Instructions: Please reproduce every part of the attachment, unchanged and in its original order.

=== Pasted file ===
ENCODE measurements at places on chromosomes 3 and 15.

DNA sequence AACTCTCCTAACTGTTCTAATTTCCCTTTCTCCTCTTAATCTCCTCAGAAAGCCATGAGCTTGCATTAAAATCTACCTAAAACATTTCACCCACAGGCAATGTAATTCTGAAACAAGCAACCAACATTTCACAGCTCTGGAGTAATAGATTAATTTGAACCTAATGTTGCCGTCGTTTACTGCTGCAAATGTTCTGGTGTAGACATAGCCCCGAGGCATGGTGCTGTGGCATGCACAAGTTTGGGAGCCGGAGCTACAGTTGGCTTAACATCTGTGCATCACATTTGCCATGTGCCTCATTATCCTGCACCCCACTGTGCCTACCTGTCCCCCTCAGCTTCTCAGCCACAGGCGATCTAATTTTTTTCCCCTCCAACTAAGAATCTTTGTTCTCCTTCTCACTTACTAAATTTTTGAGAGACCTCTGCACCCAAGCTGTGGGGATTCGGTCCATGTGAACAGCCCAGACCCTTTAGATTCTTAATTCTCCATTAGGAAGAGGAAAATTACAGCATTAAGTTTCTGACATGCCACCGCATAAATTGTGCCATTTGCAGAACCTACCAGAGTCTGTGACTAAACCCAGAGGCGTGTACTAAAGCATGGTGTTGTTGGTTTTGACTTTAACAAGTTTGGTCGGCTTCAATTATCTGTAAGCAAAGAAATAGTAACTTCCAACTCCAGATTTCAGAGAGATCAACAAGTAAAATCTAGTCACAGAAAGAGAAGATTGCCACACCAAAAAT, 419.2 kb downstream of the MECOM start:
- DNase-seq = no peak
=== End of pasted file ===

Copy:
ENCODE measurements at places on chromosomes 3 and 15.

DNA sequence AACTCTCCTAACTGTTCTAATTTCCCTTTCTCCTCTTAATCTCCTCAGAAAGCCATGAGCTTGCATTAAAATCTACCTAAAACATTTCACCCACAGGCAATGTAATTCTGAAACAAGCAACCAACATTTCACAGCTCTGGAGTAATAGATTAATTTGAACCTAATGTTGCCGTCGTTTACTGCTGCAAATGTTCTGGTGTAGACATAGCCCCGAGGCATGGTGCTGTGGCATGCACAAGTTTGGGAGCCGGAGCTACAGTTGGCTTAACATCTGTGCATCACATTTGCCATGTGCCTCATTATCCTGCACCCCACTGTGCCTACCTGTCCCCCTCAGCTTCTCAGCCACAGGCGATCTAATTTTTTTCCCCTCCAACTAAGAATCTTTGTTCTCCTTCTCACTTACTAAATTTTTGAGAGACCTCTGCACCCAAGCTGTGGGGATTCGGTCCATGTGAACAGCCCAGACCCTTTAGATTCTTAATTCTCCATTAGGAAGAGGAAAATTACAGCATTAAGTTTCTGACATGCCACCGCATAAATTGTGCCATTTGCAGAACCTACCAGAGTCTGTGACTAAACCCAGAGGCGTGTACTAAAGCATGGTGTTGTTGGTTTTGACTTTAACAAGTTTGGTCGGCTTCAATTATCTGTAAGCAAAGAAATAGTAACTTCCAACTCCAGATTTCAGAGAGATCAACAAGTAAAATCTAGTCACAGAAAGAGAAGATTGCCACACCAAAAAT, 419.2 kb downstream of the MECOM start:
- DNase-seq = no peak